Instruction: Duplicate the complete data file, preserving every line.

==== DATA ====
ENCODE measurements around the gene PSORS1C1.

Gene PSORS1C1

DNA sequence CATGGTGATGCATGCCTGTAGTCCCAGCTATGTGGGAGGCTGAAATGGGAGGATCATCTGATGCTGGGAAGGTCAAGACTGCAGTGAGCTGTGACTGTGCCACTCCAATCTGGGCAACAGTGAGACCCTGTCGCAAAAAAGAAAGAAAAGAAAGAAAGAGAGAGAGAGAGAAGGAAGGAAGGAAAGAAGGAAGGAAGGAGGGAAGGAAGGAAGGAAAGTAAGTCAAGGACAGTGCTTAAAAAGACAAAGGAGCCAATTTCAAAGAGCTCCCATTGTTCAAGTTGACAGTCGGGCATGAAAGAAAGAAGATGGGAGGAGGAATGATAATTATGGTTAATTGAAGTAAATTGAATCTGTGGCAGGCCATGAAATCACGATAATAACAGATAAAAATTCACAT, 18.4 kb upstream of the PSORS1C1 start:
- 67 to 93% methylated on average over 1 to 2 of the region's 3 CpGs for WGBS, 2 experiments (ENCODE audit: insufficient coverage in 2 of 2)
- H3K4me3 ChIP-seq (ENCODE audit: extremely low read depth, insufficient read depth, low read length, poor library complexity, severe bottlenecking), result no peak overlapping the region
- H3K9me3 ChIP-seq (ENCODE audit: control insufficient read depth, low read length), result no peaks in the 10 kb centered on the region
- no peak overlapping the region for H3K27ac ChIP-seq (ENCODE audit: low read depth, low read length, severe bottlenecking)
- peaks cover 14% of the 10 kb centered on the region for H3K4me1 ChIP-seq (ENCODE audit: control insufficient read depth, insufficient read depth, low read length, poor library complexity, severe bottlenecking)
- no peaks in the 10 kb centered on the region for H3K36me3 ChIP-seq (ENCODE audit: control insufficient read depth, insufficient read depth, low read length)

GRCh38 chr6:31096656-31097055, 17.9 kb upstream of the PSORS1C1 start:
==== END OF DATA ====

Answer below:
ENCODE measurements around the gene PSORS1C1.

Gene PSORS1C1

DNA sequence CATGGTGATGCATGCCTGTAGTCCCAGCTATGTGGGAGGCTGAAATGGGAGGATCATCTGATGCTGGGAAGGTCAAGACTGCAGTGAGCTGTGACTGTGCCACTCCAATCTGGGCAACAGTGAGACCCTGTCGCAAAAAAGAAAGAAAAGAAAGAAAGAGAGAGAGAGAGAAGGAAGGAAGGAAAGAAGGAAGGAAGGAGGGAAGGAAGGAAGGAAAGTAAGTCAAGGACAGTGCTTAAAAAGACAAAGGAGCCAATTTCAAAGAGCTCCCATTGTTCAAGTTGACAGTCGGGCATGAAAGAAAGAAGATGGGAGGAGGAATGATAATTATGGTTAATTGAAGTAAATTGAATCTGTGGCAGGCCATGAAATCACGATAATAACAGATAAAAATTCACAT, 18.4 kb upstream of the PSORS1C1 start:
- 67 to 93% methylated on average over 1 to 2 of the region's 3 CpGs for WGBS, 2 experiments (ENCODE audit: insufficient coverage in 2 of 2)
- H3K4me3 ChIP-seq (ENCODE audit: extremely low read depth, insufficient read depth, low read length, poor library complexity, severe bottlenecking), result no peak overlapping the region
- H3K9me3 ChIP-seq (ENCODE audit: control insufficient read depth, low read length), result no peaks in the 10 kb centered on the region
- no peak overlapping the region for H3K27ac ChIP-seq (ENCODE audit: low read depth, low read length, severe bottlenecking)
- peaks cover 14% of the 10 kb centered on the region for H3K4me1 ChIP-seq (ENCODE audit: control insufficient read depth, insufficient read depth, low read length, poor library complexity, severe bottlenecking)
- no peaks in the 10 kb centered on the region for H3K36me3 ChIP-seq (ENCODE audit: control insufficient read depth, insufficient read depth, low read length)

GRCh38 chr6:31096656-31097055, 17.9 kb upstream of the PSORS1C1 start: